In physics and mathematics, the heat equation is a partial differential equation that describes how the distribution of some quantity evolves over time in a solid medium, as it spontaneously flows from places where it is higher towards places where it is lower. It is a special case of the diffusion equation.

In mathematics, the Laplace operator or Laplacian is a differential operator given by the divergence of the gradient of a function on Euclidean space. It is usually denoted by the symbols ∇·∇, 2 or Δ. The Laplacian ∇·∇f(p) of a function f at a point p is the rate at which the average value of f over spheres centered at p deviates from f(p) as the radius of the sphere shrinks towards 0. In a Cartesian coordinate system, the Laplacian is given by the sum of second partial derivatives of the function with respect to each independent variable. In other coordinate systems, such as cylindrical and spherical coordinates, the Laplacian also has a useful form.

Linear elasticity is a mathematical model of how solid objects deform and become internally stressed due to prescribed loading conditions. It is a simplification of the more general nonlinear theory of elasticity and a branch of continuum mechanics.

Onsager reciprocal relations

In thermodynamics, the Onsager reciprocal relations express the equality of certain ratios between flows and forces in thermodynamic systems out of equilibrium, but where a notion of local equilibrium exists.

In mathematics, the directional derivative of a multivariate differentiable function along a given vector v at a given point x intuitively represents the instantaneous rate of change of the function, moving through x with a velocity specified by v. It therefore generalizes the notion of a partial derivative, in which the rate of change is taken along one of the curvilinear coordinate curves, all other coordinates being constant.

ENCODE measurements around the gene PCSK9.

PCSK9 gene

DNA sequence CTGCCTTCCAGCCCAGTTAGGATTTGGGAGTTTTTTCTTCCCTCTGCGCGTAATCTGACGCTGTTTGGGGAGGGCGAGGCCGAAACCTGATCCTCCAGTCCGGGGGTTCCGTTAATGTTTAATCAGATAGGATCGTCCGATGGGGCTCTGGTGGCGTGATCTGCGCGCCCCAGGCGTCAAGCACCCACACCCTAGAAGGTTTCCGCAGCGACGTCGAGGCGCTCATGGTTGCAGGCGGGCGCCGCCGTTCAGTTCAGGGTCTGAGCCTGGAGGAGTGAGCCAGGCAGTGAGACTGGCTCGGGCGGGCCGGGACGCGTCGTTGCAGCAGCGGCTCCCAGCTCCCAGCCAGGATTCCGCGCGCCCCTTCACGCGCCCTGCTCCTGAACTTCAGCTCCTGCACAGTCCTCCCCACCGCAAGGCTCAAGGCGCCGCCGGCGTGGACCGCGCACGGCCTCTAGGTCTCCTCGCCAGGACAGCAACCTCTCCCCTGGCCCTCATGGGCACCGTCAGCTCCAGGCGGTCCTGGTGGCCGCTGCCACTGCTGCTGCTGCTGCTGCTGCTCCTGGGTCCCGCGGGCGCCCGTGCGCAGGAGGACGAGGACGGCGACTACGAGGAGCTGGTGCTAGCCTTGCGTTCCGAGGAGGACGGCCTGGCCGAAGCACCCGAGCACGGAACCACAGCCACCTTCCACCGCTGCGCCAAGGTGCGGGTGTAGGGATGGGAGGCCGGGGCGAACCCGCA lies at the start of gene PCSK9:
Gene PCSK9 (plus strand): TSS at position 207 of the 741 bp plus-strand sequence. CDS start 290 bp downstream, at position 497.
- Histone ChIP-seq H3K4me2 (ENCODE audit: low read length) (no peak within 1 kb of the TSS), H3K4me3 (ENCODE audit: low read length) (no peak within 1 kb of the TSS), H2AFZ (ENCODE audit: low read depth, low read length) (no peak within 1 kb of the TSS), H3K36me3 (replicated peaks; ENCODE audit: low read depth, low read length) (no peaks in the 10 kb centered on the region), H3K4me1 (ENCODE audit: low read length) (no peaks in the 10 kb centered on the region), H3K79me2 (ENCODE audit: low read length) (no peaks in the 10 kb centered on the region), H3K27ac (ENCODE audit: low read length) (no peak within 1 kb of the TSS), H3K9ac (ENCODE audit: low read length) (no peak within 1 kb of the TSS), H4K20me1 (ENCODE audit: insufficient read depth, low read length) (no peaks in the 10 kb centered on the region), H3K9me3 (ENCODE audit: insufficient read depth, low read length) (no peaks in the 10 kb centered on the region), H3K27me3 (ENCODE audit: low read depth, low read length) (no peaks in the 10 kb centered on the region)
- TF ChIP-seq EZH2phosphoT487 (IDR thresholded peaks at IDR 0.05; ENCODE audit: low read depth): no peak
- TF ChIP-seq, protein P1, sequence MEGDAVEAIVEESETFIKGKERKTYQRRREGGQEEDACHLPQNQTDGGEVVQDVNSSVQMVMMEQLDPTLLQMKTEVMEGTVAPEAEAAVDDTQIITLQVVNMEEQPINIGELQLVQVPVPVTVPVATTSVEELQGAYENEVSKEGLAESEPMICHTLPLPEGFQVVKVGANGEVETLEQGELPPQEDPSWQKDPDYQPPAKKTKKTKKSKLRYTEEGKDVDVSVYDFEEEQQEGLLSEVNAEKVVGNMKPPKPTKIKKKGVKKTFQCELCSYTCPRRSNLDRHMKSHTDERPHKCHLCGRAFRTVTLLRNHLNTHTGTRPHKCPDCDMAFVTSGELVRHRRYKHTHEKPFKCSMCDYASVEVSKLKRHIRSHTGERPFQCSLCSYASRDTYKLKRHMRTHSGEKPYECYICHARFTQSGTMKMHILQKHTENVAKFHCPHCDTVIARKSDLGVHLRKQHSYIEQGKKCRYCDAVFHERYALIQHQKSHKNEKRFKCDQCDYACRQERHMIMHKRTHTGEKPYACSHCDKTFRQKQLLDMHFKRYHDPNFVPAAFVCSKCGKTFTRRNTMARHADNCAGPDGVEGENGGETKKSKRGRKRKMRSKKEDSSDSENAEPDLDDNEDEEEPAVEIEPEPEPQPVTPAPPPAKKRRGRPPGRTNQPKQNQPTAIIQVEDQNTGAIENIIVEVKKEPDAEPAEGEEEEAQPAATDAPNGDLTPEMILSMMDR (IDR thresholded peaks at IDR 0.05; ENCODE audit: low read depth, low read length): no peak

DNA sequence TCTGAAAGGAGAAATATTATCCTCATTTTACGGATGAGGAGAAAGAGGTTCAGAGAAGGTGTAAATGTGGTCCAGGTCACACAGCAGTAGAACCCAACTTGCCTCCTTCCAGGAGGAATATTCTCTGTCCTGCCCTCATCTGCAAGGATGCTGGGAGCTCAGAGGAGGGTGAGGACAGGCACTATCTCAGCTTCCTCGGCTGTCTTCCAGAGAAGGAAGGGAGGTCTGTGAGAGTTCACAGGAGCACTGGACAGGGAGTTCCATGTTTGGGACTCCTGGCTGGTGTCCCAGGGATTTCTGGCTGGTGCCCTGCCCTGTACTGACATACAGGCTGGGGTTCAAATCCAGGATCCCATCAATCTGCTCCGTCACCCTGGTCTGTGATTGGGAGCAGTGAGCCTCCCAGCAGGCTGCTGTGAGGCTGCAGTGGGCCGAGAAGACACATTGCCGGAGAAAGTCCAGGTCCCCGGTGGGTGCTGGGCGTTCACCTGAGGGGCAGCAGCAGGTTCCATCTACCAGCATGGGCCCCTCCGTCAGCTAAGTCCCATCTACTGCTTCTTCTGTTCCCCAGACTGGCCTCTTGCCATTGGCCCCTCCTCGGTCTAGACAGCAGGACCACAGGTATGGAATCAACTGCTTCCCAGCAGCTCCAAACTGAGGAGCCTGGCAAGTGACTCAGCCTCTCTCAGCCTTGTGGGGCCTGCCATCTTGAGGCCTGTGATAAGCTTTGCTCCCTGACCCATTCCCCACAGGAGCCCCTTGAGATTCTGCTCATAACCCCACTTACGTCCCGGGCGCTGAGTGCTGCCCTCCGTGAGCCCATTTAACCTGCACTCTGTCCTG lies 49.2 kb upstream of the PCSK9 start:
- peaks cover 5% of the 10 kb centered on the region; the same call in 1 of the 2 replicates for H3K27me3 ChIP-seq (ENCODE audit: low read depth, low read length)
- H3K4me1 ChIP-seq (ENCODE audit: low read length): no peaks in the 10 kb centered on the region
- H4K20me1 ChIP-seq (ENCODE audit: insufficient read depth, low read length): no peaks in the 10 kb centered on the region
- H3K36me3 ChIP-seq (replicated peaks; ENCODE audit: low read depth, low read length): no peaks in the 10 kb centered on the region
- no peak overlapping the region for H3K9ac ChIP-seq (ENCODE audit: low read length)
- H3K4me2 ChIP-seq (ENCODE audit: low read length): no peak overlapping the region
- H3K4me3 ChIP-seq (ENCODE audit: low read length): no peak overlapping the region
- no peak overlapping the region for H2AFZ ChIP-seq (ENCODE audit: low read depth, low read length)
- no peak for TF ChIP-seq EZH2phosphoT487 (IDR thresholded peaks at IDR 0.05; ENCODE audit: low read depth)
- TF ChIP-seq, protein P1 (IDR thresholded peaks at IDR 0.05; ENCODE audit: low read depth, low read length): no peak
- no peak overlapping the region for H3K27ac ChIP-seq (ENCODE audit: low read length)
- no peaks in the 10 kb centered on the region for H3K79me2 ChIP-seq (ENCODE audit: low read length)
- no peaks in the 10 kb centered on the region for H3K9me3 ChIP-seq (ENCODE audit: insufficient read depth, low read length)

In mathematics, the Hamilton–Jacobi equation (HJE) is a necessary condition describing extremal geometry in generalizations of problems from the calculus of variations, and is a special case of the Hamilton–Jacobi–Bellman equation. It is named after William Rowan Hamilton and Carl Gustav Jacob Jacobi.

Helmholtz equation

In mathematics, the eigenvalue problem for the laplace operator is called Helmholtz equation. It corresponds to the linear partial differential equation:

In physics and engineering, the Fourier number (Fo) or Fourier modulus, named after Joseph Fourier, is a dimensionless number that characterizes transient heat conduction. Conceptually, it is the ratio of diffusive or conductive transport rate to the quantity storage rate, where the quantity may be either heat or matter (particles). The number derives from non-dimensionalization of the heat equation or Fick's second law and is used along with the Biot number to analyze time dependent transport phenomena.

In fluid mechanics, potential vorticity (PV) is a quantity which is proportional to the dot product of vorticity and stratification. This quantity, following a parcel of air or water, can only be changed by diabatic or frictional processes. It is a useful concept for understanding the generation of vorticity in cyclogenesis, especially along the polar front, and in analyzing flow in the ocean.